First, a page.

“I’m very grateful that I got to come so close to home and I got to see plenty of family and friends. It was exactly what I needed after a tough year at Arizona State,” he said.
Though, nestling back into his old bed didn't mean he’d morphed overnight into the same pitcher who’d dominated the state of Wisconsin with a 1.21 ERA and .470 batting average his senior year.
During his first six outings with the Chinooks, which were all out of the bullpen, he surrendered 14 earned runs over just 10.2 innings.
Marsh knew better than to give in. Instead, those struggles drove him harder every day.
“I think the biggest thing is coming to the park every day and doing everything with a purpose,” he said. “No matter how bad I feel that day, I’m still doing the normal stuff I do every day. I have a routine.”
That routine includes running poles, rigorous ab exercises, and depending on the day, a bullpen session. The most impressive thing, he might be the only Chinook—outside the naturally sweaty Rylan Thomas—who works up a sweat every single day.
“It’s really easy to say I'm done, I wanna go home,” he said. “It’s even harder to say I’m going to grind through it and I’m going to get better. That’s what my mindset, I wanna be here, I’m grateful for being here, and I’m going to work on what I have to work on.”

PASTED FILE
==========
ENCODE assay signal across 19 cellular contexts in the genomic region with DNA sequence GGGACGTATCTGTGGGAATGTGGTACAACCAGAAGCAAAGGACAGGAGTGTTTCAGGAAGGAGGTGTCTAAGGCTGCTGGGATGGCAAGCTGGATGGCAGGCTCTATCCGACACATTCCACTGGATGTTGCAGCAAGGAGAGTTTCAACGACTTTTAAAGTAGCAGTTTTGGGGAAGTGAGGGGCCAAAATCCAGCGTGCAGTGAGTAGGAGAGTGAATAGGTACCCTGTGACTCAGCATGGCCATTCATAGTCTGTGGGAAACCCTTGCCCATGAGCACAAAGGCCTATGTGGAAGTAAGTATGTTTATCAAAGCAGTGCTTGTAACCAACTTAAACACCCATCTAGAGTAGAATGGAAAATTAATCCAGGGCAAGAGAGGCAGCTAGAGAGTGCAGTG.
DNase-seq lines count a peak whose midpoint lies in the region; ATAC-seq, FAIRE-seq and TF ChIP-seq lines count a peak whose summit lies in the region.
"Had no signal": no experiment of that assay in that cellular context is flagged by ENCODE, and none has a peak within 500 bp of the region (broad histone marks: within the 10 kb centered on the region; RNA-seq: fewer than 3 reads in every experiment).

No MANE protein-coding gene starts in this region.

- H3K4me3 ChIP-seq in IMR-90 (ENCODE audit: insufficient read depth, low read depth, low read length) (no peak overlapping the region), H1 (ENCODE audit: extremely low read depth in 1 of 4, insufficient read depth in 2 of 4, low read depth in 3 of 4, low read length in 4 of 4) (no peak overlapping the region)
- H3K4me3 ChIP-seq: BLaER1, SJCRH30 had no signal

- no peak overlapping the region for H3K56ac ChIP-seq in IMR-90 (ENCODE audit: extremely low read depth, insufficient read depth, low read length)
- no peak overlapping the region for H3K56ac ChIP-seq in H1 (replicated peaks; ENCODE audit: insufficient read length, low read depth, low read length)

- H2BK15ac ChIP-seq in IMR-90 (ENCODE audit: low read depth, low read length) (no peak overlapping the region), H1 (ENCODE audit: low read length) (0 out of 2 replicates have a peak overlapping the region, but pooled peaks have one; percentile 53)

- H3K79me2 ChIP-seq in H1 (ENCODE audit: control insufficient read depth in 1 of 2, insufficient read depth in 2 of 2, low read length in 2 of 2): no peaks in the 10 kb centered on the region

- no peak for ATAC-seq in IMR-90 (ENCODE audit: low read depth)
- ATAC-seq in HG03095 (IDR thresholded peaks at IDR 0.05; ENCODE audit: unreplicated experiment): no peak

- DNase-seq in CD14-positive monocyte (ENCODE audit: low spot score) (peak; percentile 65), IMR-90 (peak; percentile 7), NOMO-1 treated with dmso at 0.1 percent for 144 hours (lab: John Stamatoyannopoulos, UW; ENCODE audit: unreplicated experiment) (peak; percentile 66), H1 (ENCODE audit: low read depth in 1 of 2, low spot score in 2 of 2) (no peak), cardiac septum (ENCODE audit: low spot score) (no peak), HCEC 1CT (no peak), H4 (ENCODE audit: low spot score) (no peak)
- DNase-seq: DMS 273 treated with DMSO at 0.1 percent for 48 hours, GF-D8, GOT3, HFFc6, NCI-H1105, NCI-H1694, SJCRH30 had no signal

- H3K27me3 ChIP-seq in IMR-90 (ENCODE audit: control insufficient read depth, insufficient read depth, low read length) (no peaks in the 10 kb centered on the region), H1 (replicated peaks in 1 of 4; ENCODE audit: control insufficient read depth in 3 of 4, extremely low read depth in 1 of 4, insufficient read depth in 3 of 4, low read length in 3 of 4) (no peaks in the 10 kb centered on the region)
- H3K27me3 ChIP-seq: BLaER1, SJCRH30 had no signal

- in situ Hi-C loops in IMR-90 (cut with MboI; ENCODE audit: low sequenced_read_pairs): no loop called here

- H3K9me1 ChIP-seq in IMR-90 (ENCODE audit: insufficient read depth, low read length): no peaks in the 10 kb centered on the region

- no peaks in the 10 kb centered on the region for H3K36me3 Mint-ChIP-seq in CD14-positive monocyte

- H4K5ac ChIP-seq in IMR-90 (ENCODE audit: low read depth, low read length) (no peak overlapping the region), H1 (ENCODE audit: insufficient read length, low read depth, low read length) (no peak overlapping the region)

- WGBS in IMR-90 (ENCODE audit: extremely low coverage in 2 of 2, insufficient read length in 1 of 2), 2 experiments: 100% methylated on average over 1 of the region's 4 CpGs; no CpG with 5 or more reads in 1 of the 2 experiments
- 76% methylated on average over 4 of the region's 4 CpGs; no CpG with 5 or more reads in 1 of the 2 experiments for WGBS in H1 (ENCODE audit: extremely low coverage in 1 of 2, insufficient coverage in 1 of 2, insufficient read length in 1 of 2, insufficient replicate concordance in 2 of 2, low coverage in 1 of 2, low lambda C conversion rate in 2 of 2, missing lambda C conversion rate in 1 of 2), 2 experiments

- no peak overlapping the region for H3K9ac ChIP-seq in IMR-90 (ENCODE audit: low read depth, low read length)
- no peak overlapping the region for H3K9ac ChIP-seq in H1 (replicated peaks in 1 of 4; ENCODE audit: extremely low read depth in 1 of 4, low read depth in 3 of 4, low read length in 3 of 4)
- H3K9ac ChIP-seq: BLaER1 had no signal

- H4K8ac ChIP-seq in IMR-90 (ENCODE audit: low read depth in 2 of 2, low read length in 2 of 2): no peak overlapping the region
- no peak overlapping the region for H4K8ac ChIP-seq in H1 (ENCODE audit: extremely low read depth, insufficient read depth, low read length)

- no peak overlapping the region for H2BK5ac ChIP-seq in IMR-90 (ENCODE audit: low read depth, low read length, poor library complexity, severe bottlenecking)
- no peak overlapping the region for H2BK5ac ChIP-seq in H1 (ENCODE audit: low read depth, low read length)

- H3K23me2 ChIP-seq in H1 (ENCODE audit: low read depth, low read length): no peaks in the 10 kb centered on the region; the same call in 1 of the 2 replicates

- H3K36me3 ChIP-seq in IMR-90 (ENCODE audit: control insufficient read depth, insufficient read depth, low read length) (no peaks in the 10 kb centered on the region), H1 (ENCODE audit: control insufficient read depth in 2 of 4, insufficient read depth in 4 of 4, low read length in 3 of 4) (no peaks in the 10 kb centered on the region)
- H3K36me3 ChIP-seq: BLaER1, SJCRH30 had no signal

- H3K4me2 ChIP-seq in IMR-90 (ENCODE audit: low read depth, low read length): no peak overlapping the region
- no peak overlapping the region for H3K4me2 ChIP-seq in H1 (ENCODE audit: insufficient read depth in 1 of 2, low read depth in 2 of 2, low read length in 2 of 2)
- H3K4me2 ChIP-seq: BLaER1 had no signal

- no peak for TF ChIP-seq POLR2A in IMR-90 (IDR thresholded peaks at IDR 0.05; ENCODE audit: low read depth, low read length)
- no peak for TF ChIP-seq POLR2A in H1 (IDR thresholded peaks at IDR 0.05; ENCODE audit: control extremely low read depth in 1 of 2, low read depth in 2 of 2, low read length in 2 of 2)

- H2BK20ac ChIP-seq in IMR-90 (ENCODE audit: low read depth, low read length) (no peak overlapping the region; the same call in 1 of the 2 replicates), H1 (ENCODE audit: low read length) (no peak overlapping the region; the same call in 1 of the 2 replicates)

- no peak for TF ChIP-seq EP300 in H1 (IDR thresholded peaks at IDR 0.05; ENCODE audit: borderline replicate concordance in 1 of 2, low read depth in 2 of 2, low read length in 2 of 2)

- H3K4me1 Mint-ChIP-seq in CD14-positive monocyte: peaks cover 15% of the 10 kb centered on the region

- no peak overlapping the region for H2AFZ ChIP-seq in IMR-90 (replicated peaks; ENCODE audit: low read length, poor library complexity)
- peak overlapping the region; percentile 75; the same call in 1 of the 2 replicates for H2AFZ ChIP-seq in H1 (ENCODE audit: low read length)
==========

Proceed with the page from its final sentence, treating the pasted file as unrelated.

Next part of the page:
Eventually, it paid off. Marsh got his first start of the summer against the Rockford Rivets on July 6th—just five days after facing them on July 1st and giving up three runs in 0.2 innings—but this time he methodically worked through a dangerous Rivet lineup and finished the day with five strong innings of three-hit, three-run ball.
“I’m thankful [the coaches] gave me the start,” Marsh said postgame. “I had a mindset of coming back here and trying to put this team in the dirt. It’s good things for me. I'm just gonna go from there.”
The one blemish on an otherwise sterling performance was his walk count. He ended the day with six free passes, three of which scored runs. However, he didn’t see it as a total negative. Walks he could control, at least they weren't getting hits.
“Next outing, if I could keep the walks down, I can take in into the 8th,” he said. “Get ahead in counts, stop walking guys, I mean I gave up two outs in six innings. They weren't hitting me.”
It’s almost like those postgame words were a promise. In his next outing, at home against the Wisconsin Woodchucks, he went eight shutout innings gave up only five hits and walked two.
From there, Marsh only got better.
Over his next three starts, which included a shutout against that same Rockford team on July 27th, he gave up just one earned run over 22 innings.
In total, since the start at Rockford, he’s thrown 30 innings, and given up just one earned run while allowing 17 hits, 7 walks, and striking out 30.
More than just his arm, his glove has been almost golden. Against Rockford the first time, he snagged a screaming liner off his shoetops for a highlight year putout. Not to be outdone, his second time against the Rivets he recorded five putouts including two behind the back snags.